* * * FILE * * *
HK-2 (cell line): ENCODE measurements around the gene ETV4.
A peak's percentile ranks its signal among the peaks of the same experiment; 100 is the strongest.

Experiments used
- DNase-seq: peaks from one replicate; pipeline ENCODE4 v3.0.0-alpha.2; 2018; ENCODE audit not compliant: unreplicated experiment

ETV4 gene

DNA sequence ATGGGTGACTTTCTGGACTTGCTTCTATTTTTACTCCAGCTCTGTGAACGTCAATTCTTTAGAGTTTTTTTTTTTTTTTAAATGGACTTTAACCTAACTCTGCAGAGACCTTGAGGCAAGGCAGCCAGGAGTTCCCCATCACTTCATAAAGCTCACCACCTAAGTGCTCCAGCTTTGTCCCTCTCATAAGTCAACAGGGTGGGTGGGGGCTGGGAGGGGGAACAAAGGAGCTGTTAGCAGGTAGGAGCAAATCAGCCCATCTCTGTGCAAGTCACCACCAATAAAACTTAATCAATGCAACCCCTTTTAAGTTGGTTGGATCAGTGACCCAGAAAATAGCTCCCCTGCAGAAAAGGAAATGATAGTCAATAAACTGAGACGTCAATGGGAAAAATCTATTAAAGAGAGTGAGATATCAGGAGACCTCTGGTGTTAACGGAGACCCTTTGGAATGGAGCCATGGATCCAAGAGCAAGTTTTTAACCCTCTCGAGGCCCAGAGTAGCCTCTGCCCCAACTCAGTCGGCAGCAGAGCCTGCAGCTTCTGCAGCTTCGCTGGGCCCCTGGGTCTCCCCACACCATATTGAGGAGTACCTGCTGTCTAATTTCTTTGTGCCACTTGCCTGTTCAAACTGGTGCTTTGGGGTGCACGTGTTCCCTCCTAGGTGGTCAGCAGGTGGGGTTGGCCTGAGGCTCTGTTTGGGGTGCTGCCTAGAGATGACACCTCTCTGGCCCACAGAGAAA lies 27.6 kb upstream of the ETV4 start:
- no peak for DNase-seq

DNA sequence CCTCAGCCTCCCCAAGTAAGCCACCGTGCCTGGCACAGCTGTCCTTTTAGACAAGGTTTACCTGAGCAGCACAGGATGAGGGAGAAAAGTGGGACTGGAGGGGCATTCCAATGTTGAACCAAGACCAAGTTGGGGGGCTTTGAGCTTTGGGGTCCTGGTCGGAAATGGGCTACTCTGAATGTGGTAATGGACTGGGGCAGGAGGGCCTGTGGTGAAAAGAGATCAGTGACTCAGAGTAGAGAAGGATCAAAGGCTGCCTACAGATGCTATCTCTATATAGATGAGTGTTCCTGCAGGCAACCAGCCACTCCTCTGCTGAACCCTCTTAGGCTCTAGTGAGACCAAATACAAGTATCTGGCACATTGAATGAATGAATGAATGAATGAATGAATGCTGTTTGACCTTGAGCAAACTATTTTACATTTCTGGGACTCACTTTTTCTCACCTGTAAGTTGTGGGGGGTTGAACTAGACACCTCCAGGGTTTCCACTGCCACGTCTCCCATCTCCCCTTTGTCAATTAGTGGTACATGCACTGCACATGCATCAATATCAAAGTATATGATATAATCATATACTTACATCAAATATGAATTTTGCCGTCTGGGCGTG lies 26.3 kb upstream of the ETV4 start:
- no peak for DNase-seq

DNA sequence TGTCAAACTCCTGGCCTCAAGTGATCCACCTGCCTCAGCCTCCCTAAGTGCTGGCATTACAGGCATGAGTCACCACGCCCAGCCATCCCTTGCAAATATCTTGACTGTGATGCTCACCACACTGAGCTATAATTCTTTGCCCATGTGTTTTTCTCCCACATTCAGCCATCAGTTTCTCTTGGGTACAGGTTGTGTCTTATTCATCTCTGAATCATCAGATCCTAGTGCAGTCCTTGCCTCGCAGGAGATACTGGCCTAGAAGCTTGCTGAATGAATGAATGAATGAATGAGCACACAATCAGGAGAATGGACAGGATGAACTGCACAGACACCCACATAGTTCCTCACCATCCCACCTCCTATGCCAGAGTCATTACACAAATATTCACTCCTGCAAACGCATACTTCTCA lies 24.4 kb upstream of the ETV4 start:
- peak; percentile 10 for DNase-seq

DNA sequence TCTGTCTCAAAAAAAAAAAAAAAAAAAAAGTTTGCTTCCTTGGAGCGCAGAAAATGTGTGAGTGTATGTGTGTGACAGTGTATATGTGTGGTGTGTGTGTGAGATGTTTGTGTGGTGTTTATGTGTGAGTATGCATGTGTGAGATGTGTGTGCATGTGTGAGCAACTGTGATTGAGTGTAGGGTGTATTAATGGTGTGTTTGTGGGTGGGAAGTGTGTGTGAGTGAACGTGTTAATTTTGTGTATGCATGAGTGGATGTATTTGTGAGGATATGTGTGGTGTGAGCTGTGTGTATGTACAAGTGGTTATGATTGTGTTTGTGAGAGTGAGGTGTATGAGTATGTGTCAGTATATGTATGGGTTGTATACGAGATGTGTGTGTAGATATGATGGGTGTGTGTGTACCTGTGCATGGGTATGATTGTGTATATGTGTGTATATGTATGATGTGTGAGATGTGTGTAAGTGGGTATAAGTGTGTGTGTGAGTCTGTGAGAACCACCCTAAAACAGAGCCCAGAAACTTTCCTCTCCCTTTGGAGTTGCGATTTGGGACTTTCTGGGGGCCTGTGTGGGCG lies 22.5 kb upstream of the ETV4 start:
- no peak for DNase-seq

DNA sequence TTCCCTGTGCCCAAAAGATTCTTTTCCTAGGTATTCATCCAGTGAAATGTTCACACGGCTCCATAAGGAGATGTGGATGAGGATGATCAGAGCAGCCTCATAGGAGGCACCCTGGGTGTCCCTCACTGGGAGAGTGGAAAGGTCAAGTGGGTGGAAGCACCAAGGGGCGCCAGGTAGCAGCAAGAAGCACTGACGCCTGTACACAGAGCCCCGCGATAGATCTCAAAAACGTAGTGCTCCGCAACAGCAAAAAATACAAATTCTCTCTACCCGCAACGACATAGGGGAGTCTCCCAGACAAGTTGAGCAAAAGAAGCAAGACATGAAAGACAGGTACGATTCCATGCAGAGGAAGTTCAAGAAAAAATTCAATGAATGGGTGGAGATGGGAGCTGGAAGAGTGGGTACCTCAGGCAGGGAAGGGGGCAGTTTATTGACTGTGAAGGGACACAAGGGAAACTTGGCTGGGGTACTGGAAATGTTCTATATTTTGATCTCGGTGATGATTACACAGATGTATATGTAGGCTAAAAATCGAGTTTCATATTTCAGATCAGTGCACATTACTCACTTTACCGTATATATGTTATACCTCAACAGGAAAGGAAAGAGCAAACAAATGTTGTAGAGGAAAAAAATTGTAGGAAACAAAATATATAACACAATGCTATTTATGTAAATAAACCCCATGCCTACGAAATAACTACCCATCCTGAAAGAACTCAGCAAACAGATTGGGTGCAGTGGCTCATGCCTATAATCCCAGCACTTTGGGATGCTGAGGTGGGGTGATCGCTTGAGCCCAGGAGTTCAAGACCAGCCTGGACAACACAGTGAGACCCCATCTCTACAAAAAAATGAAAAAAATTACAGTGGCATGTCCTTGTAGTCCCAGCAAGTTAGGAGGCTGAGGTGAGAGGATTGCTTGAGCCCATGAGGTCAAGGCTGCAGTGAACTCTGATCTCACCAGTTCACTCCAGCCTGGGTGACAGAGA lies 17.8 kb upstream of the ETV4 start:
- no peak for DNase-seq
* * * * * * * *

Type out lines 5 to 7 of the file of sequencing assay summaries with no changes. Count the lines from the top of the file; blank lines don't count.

ETV4 gene

DNA sequence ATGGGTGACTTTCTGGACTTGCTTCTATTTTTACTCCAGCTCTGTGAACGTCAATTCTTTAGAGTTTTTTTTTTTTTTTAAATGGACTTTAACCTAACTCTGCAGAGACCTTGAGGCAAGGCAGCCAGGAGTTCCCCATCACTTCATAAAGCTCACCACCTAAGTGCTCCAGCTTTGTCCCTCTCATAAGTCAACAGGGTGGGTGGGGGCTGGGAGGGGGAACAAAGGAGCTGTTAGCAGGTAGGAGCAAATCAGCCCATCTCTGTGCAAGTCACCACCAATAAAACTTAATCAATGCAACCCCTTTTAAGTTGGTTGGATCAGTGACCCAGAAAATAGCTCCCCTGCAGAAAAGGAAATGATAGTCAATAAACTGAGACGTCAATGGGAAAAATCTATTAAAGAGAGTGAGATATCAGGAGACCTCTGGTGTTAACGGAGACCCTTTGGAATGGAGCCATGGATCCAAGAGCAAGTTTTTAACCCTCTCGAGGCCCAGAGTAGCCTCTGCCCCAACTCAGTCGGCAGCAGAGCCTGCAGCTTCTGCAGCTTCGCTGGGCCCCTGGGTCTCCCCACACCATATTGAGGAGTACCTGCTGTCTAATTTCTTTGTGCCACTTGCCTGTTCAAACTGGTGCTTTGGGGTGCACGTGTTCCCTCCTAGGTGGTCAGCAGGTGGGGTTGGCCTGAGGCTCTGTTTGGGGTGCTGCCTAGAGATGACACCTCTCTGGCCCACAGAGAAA lies 27.6 kb upstream of the ETV4 start:
- no peak for DNase-seq